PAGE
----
At a glance
The state and trends of the living (biotic) and nonliving (abiotic) environment in the coastal zone are the result of both historical and contemporary pressures, and our attempts to ameliorate these pressures. The state of most coastal biological components is in decline, particularly habitats and species that overlap with coastal land use. Much of Australia’s native coastal vegetation has been lost to clearing, soil quality has diminished, and island flora and fauna suffer from invasive species. The dynamic land–water interface of sizeable stretches of coastline has been altered from a natural state by development, resource extraction, invasive species and recreational use. Several estuaries and bays around the nation are centres of urban, industrial and agricultural activity, and the pressures from such intense development often reduce water quality, and change the fish and invertebrate communities that use these critical coastal features.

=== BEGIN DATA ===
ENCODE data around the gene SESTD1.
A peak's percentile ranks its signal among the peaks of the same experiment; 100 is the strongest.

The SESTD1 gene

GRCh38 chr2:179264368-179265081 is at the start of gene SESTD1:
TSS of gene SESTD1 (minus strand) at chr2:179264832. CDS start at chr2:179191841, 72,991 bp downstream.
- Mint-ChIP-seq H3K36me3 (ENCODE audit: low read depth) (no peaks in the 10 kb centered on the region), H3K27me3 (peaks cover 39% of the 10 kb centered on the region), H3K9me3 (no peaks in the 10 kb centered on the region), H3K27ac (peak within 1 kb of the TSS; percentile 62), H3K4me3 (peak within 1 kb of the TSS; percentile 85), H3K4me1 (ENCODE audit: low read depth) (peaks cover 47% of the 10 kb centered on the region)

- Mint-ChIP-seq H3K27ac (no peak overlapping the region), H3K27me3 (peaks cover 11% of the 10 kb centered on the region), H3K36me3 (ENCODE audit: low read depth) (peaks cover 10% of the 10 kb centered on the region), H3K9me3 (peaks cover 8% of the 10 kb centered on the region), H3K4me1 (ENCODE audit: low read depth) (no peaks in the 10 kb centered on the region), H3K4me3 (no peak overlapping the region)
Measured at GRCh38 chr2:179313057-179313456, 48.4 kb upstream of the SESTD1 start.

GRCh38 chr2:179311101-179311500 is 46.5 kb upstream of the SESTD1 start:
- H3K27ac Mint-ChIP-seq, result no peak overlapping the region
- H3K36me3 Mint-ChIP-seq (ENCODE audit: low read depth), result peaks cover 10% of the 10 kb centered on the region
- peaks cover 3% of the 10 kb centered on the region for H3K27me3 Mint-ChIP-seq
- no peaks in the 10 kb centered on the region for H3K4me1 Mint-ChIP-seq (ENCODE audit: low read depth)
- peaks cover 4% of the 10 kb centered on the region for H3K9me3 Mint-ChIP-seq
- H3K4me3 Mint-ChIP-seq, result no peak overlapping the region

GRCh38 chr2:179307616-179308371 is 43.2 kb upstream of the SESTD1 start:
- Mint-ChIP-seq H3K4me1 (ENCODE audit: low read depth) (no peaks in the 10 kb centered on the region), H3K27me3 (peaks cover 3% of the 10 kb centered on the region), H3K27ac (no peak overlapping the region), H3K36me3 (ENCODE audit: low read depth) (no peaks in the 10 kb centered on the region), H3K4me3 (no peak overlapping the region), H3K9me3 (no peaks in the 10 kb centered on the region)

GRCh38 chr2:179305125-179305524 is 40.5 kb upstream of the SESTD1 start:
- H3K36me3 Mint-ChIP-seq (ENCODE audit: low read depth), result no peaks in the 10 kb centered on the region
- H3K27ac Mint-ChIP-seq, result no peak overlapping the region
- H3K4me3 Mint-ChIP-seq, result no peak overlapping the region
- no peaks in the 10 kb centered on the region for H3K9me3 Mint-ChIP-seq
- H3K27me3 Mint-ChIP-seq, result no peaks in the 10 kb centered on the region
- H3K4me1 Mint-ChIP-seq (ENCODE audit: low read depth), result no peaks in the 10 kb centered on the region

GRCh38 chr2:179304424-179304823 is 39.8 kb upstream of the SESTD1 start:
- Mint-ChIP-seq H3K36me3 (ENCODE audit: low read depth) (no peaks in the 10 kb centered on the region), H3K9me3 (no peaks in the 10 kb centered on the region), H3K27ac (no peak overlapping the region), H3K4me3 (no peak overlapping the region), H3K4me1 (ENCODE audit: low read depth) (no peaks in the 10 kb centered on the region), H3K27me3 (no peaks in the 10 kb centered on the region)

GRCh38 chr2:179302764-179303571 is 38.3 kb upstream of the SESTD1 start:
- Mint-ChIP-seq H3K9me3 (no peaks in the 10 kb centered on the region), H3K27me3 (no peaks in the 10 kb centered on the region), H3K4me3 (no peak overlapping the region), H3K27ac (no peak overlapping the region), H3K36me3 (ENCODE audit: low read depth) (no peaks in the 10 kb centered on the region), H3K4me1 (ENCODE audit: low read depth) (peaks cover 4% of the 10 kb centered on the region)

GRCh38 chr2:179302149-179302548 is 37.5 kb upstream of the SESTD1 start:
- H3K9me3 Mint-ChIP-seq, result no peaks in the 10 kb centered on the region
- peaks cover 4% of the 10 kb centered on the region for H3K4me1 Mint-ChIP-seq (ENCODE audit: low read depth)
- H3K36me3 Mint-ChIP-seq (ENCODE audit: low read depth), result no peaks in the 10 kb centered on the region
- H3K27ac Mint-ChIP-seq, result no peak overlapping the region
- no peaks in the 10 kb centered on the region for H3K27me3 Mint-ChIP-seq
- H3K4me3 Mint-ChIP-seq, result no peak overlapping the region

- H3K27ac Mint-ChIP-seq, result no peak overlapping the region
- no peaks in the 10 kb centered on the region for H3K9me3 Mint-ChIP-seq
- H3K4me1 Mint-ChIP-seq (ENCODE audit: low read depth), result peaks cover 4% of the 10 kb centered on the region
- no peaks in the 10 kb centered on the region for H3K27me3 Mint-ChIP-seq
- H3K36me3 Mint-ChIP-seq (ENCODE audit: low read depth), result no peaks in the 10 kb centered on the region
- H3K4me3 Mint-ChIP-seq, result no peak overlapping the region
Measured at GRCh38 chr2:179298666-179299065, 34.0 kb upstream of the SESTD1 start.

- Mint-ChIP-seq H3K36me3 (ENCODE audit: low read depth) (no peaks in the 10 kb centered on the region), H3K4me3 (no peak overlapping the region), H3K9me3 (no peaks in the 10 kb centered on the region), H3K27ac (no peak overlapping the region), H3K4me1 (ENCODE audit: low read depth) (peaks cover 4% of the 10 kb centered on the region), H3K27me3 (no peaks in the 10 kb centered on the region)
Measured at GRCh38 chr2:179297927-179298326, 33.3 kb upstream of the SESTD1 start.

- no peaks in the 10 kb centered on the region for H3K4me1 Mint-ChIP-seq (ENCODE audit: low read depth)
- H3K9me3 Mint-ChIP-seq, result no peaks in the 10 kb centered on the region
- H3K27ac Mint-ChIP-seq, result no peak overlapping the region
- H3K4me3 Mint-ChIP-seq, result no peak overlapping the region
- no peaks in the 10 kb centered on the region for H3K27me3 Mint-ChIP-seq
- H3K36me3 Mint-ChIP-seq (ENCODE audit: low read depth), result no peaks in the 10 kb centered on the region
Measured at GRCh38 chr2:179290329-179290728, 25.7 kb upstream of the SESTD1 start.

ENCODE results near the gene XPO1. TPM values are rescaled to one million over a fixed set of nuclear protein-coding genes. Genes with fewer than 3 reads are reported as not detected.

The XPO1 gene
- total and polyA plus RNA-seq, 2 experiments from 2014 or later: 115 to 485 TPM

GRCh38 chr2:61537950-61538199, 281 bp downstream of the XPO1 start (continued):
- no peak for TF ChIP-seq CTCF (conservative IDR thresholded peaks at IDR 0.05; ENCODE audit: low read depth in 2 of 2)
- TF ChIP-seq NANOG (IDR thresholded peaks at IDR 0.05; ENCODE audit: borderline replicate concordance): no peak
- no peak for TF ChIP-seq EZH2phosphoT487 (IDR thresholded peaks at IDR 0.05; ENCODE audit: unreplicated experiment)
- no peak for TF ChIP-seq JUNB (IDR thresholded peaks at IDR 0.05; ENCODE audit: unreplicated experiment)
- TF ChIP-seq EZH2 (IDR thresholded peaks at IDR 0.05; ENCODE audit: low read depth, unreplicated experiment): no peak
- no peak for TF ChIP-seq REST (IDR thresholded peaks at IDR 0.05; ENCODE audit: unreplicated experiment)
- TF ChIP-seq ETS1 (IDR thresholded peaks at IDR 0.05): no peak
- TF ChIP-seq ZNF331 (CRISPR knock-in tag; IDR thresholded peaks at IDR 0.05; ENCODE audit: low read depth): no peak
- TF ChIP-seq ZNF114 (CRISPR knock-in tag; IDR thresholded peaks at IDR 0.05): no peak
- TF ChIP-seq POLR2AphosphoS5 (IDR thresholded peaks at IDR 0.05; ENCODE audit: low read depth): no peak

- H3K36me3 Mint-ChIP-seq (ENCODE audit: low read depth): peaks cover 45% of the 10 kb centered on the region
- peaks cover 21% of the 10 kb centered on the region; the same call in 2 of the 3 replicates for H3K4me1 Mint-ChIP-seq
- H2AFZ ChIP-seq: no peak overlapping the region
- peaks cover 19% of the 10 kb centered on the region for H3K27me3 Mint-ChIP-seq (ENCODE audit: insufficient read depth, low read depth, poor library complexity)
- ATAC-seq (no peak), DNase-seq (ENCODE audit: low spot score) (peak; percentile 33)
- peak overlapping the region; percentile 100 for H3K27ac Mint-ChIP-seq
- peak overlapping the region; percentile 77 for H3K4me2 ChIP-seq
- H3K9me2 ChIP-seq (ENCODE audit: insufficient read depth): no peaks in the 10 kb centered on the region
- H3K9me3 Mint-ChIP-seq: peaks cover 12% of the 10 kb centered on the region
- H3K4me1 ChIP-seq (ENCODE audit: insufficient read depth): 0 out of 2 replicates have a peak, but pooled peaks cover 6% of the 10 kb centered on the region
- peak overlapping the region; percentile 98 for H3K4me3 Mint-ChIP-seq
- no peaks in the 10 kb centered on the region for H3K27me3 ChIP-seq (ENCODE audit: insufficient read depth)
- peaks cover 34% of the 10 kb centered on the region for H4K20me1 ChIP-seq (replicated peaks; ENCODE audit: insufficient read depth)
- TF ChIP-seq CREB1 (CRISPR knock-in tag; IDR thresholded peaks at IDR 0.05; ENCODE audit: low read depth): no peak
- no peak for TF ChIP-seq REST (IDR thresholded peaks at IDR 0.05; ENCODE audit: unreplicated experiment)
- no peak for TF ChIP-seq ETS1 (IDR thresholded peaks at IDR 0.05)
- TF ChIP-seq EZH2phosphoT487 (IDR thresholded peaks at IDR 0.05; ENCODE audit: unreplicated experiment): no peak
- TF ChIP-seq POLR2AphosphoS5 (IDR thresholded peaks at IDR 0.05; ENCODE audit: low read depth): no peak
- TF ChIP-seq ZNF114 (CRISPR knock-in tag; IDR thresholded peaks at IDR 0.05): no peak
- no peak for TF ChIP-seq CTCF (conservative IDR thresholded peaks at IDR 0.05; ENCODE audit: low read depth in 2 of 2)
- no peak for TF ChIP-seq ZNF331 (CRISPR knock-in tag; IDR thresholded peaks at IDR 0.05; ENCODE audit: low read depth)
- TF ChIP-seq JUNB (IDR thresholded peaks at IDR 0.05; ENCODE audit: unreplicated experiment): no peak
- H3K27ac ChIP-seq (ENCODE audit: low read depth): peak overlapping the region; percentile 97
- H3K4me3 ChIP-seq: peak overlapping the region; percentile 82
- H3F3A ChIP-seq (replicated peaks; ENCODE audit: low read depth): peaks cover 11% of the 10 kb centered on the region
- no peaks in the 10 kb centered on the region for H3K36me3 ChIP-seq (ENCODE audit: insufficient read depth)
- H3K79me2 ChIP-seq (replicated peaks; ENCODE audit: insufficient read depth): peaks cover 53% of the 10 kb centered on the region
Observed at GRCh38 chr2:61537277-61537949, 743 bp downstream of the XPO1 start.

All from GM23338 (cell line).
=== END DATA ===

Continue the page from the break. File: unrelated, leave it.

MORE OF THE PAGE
The distribution of threatened species around the nation is generally related to the distribution of the human population and the intensity of our activities. The species group of most concern is migratory shorebirds, which are declining because of habitat loss and impacts on critical parts of their migratory route in Australia and overseas. This is occurring despite protection in Australia, and looks to continue unless multilateral management can be achieved. Saltmarshes are also in a poor state. Their extent around urban centres is a fraction of their pre-European settlement state, and they are now subject to further clearing and drainage, and the encroachment of mangroves. Saltwater crocodiles are doing well because they are protected from harvesting, and their predominantly northern distribution spares them from the bulk of pressures associated with coastal development. Vital ecological processes are in a poor state nationally as a result of multiple pressures on coastal ecosystems.
Coastal heritage requires greater documentation, particularly in relation to Indigenous heritage, which is currently under-represented. There have been recent advances in this field, including recognition in the Great Barrier Reef outlook report 2014, and incorporation of threat and risk assessment into the Marine Estate Management Act 2014 of New South Wales, but further progress is needed.